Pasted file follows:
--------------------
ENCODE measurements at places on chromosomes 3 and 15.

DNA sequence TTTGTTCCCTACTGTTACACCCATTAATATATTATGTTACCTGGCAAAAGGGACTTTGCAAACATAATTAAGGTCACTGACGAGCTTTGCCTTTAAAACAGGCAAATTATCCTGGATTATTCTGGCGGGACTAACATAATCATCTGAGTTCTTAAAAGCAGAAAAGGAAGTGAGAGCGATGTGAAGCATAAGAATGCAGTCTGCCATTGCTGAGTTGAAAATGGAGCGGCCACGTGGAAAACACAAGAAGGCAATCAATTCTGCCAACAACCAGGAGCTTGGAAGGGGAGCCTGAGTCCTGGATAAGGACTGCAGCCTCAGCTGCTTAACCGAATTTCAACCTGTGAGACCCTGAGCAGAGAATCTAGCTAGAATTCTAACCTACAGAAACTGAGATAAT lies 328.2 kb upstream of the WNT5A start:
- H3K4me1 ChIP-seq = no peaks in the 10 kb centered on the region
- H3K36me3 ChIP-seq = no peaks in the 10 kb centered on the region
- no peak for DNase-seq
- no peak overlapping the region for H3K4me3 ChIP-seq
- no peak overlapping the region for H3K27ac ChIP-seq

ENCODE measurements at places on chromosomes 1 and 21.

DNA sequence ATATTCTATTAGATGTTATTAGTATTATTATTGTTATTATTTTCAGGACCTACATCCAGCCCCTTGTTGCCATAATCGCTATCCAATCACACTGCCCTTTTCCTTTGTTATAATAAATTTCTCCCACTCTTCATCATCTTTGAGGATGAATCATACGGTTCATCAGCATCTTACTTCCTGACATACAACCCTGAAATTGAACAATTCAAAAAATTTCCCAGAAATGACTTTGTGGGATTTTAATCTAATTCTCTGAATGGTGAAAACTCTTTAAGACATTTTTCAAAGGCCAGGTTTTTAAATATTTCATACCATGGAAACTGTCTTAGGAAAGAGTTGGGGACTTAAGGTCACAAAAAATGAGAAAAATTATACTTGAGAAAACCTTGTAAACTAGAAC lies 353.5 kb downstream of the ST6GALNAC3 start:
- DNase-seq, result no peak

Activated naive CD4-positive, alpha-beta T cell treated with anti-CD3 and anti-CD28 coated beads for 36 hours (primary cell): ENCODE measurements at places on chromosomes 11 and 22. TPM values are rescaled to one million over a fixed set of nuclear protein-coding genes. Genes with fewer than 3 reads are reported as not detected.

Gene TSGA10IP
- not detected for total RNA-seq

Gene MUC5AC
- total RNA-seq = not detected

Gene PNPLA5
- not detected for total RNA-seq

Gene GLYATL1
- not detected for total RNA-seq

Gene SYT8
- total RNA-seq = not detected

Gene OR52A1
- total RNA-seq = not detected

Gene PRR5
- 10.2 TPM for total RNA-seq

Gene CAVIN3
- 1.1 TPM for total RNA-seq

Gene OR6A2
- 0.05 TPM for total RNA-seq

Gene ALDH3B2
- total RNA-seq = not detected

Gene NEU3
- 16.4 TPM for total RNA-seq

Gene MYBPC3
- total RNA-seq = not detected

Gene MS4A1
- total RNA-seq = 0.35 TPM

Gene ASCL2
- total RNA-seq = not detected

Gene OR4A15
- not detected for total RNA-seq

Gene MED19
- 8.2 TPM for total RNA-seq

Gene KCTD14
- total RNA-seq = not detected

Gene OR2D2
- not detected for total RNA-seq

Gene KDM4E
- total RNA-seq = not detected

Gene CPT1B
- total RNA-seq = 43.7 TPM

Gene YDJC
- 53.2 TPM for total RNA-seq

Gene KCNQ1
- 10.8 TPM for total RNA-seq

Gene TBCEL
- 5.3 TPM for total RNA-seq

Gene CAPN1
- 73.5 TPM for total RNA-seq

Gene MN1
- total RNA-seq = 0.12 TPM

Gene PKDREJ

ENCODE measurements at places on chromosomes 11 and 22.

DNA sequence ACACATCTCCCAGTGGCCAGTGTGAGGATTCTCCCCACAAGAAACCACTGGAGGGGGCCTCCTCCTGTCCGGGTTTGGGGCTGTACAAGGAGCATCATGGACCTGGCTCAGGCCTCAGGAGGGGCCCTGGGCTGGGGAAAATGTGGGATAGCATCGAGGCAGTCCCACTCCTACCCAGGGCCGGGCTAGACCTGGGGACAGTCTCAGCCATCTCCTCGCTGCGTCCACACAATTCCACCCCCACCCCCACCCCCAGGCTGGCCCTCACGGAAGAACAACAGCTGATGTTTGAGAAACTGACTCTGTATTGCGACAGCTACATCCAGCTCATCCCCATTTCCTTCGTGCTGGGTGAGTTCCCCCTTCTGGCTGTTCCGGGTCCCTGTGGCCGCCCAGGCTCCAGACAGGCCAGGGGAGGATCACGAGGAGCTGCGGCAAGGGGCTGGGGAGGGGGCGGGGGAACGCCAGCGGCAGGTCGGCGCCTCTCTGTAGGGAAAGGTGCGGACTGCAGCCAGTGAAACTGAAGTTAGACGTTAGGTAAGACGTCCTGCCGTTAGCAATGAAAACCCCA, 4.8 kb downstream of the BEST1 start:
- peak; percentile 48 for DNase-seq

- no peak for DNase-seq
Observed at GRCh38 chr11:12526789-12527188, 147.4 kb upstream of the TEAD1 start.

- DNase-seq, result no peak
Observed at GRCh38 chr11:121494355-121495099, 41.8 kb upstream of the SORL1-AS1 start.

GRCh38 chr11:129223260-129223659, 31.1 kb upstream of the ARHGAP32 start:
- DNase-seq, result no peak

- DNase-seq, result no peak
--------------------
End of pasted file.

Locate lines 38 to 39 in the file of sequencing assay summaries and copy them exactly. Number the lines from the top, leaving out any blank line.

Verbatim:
Gene ASCL2
- total RNA-seq = not detected